SCERA’s ‘Bye Bye Birdie’ brings innocence back across the millennial divide


The SCERA Shell Outdoor Theatre’s production of “Bye Bye Birdie” opens Friday, Aug. 3. From left to right: Rebecca Boberg is Kim McAfee, Ian Webb is Conrad Birdie and Jack Brannelly is Hugo. (Photo by Rachael Gibson)


If you go…

When: Aug. 3–18 at 8 p.m.
Where: SCERA Shell Outdoor Theatre
Cost: $10–$16


For its final show of the outdoor season, the SCERA Shell Outdoor Theatre is stepping back into a time of innocence to help you “put on a happy face” with the musical “Bye Bye Birdie.”

When Conrad Birdie, a popular singer, is drafted into the U.S. Army, his team creates one last publicity stunt for the teen heartthrob to travel to a small Midwest town, sing a song and bestow one last kiss on a lucky girl. As the town prepares for his arrival, the residents slip into silly mayhem.

“They bring in this Elvis Presley character from the Big Apple to Sweet Apple, Ohio and he turns the town on its ear,” says Kathryn Laycock Little, co-director of the show.

Little calls “Bye Bye Birdie” a “feel-good, silly” musical that makes people stop and wonder, “What were we thinking in the ’50s?”

“One of its charms is it’s so innocent and fun and naive,” Little said. “It just takes you back to a less sophisticated time when people were just being people and they were just having fun.”

And teaching her cast — which she says comes close to the appropriate age for their characters — has required defining some things that was basic knowledge 60 years ago. Little and her husband/co-director Howard had to explain what “getting pinned” meant and what the “Ed Sullivan Show” was.

“They didn’t know anything about Ed Sullivan at all,” Little said. “That was an ancient time period to them.”

Then there is the chasm caused by technology advancements. Many members of the age-appropriate cast didn’t even know what a rotary telephone was.

“These kids have never known anything but a cell phone,” Little said.

So part of the direction required of the directors, who are in their 60s themselves, was teaching the process it takes to make a call on a rotary phone.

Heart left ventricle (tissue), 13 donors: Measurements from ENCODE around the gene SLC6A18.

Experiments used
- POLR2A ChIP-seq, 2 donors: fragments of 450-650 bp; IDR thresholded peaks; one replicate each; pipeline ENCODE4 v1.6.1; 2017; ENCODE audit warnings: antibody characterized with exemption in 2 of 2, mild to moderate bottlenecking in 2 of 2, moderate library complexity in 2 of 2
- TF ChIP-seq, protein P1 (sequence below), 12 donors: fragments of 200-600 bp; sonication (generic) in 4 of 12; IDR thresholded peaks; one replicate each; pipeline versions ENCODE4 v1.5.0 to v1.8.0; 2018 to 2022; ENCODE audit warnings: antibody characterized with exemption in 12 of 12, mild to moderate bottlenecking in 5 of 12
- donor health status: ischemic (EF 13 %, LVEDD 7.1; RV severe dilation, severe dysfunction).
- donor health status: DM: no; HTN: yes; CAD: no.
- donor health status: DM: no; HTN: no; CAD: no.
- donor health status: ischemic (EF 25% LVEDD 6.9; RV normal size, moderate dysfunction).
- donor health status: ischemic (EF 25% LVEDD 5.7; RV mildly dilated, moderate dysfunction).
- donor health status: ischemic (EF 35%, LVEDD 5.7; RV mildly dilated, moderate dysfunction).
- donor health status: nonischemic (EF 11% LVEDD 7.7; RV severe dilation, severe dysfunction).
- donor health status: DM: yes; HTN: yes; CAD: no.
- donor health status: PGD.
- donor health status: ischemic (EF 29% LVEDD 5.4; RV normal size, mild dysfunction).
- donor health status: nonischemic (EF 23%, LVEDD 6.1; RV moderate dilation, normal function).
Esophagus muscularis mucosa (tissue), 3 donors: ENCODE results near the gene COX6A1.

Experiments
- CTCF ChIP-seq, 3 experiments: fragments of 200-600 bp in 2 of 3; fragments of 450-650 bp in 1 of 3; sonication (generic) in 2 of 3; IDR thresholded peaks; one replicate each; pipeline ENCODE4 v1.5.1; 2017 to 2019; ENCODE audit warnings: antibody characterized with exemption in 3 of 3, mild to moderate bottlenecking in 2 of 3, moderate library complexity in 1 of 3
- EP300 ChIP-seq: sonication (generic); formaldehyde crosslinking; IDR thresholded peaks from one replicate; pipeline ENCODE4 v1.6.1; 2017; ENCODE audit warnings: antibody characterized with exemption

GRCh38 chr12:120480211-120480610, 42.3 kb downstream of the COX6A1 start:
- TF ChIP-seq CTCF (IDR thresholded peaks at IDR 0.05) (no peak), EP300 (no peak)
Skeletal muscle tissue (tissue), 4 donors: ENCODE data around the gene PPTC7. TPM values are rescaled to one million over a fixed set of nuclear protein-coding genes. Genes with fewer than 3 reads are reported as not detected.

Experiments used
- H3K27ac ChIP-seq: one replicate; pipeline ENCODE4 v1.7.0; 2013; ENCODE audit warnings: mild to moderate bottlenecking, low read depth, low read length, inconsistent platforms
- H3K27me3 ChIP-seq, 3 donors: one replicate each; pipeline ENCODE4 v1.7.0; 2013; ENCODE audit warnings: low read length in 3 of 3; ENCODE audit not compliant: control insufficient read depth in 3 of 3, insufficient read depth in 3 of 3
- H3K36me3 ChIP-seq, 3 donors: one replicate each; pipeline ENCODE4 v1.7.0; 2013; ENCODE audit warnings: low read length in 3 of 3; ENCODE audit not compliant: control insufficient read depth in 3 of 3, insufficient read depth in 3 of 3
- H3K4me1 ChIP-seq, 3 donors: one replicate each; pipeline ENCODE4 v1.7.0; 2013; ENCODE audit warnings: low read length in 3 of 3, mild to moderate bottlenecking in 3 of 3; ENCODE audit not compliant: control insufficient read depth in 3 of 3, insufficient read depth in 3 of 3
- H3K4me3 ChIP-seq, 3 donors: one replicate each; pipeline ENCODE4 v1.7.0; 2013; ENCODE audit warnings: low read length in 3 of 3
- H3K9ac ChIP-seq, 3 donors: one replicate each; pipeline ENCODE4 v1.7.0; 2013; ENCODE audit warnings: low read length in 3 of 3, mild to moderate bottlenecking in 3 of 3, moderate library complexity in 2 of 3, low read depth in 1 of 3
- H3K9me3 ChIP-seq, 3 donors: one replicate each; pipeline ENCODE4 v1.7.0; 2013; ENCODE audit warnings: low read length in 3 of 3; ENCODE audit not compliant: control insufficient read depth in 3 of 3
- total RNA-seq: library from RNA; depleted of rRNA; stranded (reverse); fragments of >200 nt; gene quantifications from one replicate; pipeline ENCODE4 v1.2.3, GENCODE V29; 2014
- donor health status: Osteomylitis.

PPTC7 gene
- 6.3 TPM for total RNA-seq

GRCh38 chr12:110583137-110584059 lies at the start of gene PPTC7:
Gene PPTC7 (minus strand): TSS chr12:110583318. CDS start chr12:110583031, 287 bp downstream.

Despite not being born in the ’50s, Little praises her cast. “We’ve just got some really smart actors who get the characters.”

Co-director Kathryn Laycock Little says, “We’ve just got some really smart actors who get the characters.” (Photo by Rachael Gibson)

The leads in the show include Ian Webb as Birdie, Rebecca Boberg as Kim McAfree, Jack Brannelly as Hugo, T’naiha Ellis as Rosie, and Ben Denton as Albert.

Learning the terms was one step in bringing “Bye Bye Birdie” to the SCERA’s stage, as was creating a set representing life half a century ago. And while the energy of the musical is timeless, the props are not. Prop Designer Christy Norton had to find 17 sets of curtains and other vintage pieces for the stage, including a 1950s radio.

“Most vintage furniture is pretty fragile. Many of the pieces that we are using are authentic from that period,” Norton said. “It is pretty fragile, so they have to take it off the set and cover it so it doesn’t get rained on.”

Faced with the challenge of collecting 30 rotary phones for the famous “The Telephone Hour” number, Norton began scouring eBay and KSL classifieds.

“One of the challenges of creating a time period is finding props that are durable enough for an outdoor venue and to make it through almost 20 performances and still be time period appropriate,” Norton said.

Part of finding props and creating sets for the SCERA Shell Outdoor Theatre is needing to create larger-than-life items so that people sitting at the top of the hill can notice the details. And some of those items are little not-so-hidden treasures on set.

“We like to put personal elements into our shows, like the posters on Kim’s wall of Conrad Birdie is the actual actor,” Norton said. “In the photo shoot, we take pictures and alter them to the right time period.”

“Bye Bye Birdie” opens on Friday, Aug. 10, and runs through Aug. 18 on Mondays, Tuesdays, Thursdays, Fridays and Saturdays at SCERA Shell Outdoor Theatre in Orem, Utah. The show begins at 8 p.m. each night. Tickets cost $10–$14 for children and $12–$16 for adults.

“My hope is they just go away smiling and having had a really sweet fun, laugh a lot, feel good, entertaining evening,” Little said.

Learn more about the musical at

Rebecca Lane

While her first language is sarcasm, Rebecca dabbles in English and Russian to achieve her lifelong dream of being a journalist. A BYU sports fan, reading enthusiast and wannabe world traveler, Rebecca is a Colorado transplant that is convinced Colorado's mountains are much larger than the many Utah County peaks. Rebecca manages for Bennett Communications. Follow her on Twitter @rebeccalane.

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